In any discussion of the influence of mind over body, favorable and

unfavorable, too much emphasis cannot be placed on the hold that

dreads have over a great many people and how much they mean, not alone

for the mental state, but also for the physical sense of well-being or

of ill-feeling in the individual. The expression attributed to the old

hermit who had lived to the age of one hundred and had spent some

sixty year
of existence in the solitude of the desert, with all the

opportunities for introspection that this afforded, is the best

illustration even in our day of what dreads signify in life: "I am an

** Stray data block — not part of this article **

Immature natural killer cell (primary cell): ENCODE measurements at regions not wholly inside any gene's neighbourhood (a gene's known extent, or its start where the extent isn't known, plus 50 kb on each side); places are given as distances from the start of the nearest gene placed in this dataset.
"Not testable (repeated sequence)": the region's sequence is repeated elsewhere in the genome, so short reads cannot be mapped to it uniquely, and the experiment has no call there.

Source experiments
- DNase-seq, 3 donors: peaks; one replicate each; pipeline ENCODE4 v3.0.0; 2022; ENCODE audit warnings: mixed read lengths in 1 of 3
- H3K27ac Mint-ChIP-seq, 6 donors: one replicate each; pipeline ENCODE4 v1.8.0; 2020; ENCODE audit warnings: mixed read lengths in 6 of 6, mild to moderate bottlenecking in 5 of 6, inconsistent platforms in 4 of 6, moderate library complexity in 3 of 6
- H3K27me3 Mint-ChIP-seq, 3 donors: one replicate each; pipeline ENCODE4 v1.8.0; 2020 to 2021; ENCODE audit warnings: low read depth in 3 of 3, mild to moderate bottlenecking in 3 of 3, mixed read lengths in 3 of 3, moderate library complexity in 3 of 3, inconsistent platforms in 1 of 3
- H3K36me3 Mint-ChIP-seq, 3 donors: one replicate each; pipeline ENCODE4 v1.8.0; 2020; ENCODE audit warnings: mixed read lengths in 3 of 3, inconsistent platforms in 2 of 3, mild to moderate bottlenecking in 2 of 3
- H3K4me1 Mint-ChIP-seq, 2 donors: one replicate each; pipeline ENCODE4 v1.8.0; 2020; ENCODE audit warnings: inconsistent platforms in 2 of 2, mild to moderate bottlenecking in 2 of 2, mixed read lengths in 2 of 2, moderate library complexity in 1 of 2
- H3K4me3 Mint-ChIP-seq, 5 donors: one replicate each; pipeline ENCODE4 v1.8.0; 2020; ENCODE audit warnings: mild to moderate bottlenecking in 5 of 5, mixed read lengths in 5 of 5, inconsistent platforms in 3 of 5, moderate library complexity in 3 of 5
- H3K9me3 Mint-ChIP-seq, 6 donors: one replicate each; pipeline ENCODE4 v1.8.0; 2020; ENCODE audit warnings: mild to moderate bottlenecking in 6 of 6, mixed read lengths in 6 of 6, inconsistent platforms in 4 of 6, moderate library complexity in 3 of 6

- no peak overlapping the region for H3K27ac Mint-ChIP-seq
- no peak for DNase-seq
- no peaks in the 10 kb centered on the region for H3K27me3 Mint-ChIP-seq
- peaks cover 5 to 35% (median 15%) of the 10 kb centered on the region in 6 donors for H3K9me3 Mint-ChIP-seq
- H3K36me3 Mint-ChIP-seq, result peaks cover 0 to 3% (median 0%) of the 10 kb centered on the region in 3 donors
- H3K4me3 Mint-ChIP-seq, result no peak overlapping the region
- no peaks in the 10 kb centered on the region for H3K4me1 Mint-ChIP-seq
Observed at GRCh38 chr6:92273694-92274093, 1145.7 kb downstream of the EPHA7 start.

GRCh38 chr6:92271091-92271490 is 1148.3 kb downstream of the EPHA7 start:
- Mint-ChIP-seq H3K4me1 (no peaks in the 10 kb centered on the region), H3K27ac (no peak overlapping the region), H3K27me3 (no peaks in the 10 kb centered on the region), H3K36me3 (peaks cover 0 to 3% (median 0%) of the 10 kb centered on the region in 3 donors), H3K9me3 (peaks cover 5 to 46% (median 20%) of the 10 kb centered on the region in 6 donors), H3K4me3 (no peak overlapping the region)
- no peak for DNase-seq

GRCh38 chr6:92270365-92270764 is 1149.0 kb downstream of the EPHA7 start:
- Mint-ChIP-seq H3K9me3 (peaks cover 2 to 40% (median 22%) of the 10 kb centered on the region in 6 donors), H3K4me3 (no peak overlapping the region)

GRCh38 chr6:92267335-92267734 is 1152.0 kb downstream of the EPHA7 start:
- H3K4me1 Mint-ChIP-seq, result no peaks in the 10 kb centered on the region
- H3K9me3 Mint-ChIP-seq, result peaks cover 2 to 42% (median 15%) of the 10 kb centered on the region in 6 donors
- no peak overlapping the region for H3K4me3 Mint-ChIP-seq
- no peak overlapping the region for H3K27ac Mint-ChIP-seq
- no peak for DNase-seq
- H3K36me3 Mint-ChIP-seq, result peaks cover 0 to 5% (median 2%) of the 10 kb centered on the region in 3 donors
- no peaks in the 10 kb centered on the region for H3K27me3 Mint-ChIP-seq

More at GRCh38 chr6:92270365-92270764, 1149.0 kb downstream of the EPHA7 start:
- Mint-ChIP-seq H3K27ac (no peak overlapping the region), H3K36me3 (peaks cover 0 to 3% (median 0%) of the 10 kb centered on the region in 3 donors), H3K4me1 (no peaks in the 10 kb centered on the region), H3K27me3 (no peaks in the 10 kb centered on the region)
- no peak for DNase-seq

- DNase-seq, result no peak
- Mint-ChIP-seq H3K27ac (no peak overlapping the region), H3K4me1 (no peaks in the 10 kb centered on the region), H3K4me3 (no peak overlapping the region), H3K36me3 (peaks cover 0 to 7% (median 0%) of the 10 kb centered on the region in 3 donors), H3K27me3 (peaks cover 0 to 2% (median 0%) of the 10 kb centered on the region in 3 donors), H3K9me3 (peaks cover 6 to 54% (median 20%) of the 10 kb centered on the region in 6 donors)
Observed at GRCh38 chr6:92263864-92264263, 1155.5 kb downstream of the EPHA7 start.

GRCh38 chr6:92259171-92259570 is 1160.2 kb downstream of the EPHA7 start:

old man," he said to the young solitary who came to him for advice,

"and I have had many troubles, but most of them never happened." We

are nearly all of us, or at least those of us who spend most of our

time in sedentary mental occupations, prone to fear that something

untoward is preparing for us and in many cases to dread lest some

serious ailment or other is just ahead of us. We are afraid that

certain feelings, though we like to call them symptoms, due to some

trivial cause or other as a rule that deserves no notice, may mean the

insidious inroads of a constitutional disease destined to shorten

existence. A little fatigue, over-tiredness of particular muscles, the

straining of joints, the discomforts due to overeating and

undersleeping, that are meant as passing warnings of nature for the

necessity of a little more care in life, are exaggerated into symptoms

that have a more or less serious significance.